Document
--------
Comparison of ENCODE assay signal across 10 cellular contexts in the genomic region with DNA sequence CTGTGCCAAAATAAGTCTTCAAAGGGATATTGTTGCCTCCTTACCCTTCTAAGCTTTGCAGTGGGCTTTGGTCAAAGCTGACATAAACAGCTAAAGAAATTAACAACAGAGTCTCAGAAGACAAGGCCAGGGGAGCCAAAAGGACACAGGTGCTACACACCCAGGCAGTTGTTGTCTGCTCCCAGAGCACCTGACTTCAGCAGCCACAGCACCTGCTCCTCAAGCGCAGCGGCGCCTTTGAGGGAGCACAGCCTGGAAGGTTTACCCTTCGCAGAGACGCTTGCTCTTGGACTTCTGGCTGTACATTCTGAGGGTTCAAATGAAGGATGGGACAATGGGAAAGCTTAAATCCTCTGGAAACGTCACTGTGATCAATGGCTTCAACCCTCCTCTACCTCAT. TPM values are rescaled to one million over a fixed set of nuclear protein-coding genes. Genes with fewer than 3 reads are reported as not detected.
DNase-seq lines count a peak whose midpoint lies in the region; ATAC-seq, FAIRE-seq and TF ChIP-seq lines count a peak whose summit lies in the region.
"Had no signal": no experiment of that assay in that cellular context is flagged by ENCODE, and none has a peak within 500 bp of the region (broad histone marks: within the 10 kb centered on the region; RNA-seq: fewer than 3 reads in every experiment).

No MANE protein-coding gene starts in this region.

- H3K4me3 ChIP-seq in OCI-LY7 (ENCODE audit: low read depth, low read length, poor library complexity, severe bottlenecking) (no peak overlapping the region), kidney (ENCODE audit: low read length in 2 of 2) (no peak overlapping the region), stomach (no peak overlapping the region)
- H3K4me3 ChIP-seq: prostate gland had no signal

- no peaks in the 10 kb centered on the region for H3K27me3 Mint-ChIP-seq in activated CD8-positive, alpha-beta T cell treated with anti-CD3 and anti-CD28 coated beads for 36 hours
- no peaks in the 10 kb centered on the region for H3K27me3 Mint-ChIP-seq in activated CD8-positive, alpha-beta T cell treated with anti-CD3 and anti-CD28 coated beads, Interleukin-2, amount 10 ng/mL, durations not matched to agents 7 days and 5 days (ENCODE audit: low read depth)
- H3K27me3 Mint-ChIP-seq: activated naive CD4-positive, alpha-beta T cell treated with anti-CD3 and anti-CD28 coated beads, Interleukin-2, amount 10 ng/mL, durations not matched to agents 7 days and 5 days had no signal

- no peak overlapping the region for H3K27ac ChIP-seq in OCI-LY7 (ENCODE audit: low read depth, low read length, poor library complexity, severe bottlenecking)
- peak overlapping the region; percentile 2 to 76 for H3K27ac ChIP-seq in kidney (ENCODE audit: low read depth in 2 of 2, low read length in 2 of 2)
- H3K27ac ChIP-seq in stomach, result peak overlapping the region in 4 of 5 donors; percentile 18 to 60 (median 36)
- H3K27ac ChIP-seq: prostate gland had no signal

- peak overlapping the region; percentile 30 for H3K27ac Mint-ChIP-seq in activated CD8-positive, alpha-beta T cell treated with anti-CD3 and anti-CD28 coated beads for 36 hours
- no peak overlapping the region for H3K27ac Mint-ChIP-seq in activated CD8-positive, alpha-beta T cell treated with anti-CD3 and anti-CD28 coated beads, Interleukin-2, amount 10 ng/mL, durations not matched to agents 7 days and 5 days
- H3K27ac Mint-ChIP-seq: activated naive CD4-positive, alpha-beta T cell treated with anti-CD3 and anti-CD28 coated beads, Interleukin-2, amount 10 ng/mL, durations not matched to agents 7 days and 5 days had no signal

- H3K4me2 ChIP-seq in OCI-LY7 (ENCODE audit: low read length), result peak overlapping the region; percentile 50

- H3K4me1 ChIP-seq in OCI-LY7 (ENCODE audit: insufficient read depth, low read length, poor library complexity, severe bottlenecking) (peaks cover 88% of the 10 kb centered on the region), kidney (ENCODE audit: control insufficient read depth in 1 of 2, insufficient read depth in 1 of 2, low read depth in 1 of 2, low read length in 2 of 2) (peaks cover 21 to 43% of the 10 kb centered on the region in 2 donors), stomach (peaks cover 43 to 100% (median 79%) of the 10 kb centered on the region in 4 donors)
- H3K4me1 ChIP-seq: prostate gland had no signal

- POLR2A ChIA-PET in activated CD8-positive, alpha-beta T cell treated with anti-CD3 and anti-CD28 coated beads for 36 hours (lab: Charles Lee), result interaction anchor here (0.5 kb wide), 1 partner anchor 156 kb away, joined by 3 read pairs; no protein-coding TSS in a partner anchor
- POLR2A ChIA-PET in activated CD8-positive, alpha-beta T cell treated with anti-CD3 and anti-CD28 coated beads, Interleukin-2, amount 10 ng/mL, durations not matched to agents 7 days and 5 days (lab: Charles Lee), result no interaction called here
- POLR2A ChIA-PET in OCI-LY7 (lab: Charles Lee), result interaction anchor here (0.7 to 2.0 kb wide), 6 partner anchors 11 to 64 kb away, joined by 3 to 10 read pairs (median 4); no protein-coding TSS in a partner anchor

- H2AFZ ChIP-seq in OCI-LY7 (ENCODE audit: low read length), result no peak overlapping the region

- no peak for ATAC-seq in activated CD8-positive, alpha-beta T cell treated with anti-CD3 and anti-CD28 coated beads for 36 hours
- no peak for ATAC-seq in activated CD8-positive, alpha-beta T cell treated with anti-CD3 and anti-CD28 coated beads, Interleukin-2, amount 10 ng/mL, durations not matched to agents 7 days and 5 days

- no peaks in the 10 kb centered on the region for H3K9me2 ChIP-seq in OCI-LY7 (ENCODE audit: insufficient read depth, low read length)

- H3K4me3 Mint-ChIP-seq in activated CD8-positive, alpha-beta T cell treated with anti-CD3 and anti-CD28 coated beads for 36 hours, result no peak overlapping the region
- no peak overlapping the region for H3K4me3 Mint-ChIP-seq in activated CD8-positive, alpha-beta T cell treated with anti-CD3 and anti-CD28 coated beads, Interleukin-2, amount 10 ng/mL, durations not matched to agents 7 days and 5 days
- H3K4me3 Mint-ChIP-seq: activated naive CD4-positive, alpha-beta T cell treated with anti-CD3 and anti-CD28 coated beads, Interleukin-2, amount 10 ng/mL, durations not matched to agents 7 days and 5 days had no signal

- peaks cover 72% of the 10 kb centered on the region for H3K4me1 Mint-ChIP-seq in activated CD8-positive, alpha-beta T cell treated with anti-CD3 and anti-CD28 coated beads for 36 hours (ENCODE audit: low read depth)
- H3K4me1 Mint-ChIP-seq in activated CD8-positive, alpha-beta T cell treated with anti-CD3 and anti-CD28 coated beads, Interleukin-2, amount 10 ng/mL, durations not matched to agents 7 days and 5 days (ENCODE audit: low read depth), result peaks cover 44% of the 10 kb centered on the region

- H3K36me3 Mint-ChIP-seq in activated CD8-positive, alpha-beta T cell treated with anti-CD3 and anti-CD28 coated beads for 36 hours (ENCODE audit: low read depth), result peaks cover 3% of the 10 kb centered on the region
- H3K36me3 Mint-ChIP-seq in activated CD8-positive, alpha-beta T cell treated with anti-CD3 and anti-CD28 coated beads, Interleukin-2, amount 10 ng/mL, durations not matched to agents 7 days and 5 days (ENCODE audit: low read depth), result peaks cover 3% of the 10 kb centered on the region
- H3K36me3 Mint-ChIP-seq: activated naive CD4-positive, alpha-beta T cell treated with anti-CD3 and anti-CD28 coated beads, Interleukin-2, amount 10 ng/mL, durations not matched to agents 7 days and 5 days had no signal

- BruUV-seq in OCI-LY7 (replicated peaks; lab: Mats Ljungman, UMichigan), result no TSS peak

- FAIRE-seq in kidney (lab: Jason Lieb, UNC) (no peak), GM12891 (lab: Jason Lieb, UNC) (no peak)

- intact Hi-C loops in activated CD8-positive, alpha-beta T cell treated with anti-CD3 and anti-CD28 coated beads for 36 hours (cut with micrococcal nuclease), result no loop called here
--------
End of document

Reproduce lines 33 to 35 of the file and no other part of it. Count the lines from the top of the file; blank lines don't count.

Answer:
- H3K36me3 Mint-ChIP-seq in activated CD8-positive, alpha-beta T cell treated with anti-CD3 and anti-CD28 coated beads, Interleukin-2, amount 10 ng/mL, durations not matched to agents 7 days and 5 days (ENCODE audit: low read depth), result peaks cover 3% of the 10 kb centered on the region
- H3K36me3 Mint-ChIP-seq: activated naive CD4-positive, alpha-beta T cell treated with anti-CD3 and anti-CD28 coated beads, Interleukin-2, amount 10 ng/mL, durations not matched to agents 7 days and 5 days had no signal

- BruUV-seq in OCI-LY7 (replicated peaks; lab: Mats Ljungman, UMichigan), result no TSS peak